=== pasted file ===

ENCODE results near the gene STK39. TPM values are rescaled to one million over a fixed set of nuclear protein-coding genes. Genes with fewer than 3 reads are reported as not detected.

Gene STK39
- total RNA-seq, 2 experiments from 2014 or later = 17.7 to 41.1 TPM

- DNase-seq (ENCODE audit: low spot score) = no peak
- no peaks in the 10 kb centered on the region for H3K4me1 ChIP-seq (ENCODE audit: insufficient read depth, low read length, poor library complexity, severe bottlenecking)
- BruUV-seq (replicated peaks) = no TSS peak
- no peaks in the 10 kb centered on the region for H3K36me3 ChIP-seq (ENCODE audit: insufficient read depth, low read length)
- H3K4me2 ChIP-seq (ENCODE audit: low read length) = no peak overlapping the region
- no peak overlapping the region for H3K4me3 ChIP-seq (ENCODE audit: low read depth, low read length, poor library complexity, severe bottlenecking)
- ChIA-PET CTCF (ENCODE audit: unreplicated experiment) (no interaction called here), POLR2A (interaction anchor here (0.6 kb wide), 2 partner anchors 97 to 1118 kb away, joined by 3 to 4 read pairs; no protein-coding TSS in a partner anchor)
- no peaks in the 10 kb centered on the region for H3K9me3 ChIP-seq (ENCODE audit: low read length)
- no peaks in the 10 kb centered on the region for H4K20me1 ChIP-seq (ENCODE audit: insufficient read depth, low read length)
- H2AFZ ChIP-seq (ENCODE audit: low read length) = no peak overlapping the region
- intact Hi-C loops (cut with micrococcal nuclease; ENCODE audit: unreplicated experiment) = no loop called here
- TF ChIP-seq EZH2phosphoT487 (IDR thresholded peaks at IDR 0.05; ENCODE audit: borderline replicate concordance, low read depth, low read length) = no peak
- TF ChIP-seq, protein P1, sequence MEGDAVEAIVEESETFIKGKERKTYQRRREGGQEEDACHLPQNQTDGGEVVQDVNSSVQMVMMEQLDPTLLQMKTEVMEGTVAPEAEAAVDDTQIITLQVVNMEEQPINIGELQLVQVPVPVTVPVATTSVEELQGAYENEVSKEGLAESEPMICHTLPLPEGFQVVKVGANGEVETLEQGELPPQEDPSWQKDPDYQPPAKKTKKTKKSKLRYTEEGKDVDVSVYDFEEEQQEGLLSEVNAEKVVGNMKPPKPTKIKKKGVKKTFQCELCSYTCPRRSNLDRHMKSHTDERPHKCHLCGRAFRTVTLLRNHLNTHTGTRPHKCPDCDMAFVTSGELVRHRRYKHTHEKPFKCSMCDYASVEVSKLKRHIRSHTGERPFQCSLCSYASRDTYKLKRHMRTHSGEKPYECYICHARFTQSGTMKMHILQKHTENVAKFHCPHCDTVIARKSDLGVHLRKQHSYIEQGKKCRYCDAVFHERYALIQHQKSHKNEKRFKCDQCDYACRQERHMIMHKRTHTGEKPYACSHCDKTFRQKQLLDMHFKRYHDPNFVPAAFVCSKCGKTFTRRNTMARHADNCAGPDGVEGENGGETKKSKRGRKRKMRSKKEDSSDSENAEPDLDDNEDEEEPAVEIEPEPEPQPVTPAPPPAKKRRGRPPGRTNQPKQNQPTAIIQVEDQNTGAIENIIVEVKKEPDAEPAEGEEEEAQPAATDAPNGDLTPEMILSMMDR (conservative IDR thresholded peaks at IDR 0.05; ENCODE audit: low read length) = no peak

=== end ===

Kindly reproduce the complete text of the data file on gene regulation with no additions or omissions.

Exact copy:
ENCODE results near the gene STK39. TPM values are rescaled to one million over a fixed set of nuclear protein-coding genes. Genes with fewer than 3 reads are reported as not detected.

Gene STK39
- total RNA-seq, 2 experiments from 2014 or later = 17.7 to 41.1 TPM

- DNase-seq (ENCODE audit: low spot score) = no peak
- no peaks in the 10 kb centered on the region for H3K4me1 ChIP-seq (ENCODE audit: insufficient read depth, low read length, poor library complexity, severe bottlenecking)
- BruUV-seq (replicated peaks) = no TSS peak
- no peaks in the 10 kb centered on the region for H3K36me3 ChIP-seq (ENCODE audit: insufficient read depth, low read length)
- H3K4me2 ChIP-seq (ENCODE audit: low read length) = no peak overlapping the region
- no peak overlapping the region for H3K4me3 ChIP-seq (ENCODE audit: low read depth, low read length, poor library complexity, severe bottlenecking)
- ChIA-PET CTCF (ENCODE audit: unreplicated experiment) (no interaction called here), POLR2A (interaction anchor here (0.6 kb wide), 2 partner anchors 97 to 1118 kb away, joined by 3 to 4 read pairs; no protein-coding TSS in a partner anchor)
- no peaks in the 10 kb centered on the region for H3K9me3 ChIP-seq (ENCODE audit: low read length)
- no peaks in the 10 kb centered on the region for H4K20me1 ChIP-seq (ENCODE audit: insufficient read depth, low read length)
- H2AFZ ChIP-seq (ENCODE audit: low read length) = no peak overlapping the region
- intact Hi-C loops (cut with micrococcal nuclease; ENCODE audit: unreplicated experiment) = no loop called here
- TF ChIP-seq EZH2phosphoT487 (IDR thresholded peaks at IDR 0.05; ENCODE audit: borderline replicate concordance, low read depth, low read length) = no peak
- TF ChIP-seq, protein P1, sequence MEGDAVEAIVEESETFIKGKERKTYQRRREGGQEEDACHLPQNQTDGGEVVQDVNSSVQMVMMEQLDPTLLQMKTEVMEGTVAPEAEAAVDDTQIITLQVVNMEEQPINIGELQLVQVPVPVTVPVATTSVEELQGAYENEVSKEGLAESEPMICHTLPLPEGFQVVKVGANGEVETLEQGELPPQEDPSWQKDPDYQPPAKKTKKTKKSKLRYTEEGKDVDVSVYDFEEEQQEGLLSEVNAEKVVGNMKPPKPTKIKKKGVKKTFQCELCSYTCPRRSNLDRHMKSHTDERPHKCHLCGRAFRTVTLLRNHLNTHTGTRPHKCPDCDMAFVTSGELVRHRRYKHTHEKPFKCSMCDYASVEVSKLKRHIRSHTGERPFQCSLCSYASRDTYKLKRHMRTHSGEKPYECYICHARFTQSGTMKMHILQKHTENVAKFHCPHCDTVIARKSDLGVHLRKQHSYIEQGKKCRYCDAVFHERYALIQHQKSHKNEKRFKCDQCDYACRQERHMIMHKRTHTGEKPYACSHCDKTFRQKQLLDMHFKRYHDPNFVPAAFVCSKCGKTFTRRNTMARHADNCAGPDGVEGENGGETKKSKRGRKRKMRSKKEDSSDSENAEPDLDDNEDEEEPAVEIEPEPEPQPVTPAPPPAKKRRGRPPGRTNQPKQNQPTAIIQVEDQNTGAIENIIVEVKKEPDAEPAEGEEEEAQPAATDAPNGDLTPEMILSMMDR (conservative IDR thresholded peaks at IDR 0.05; ENCODE audit: low read length) = no peak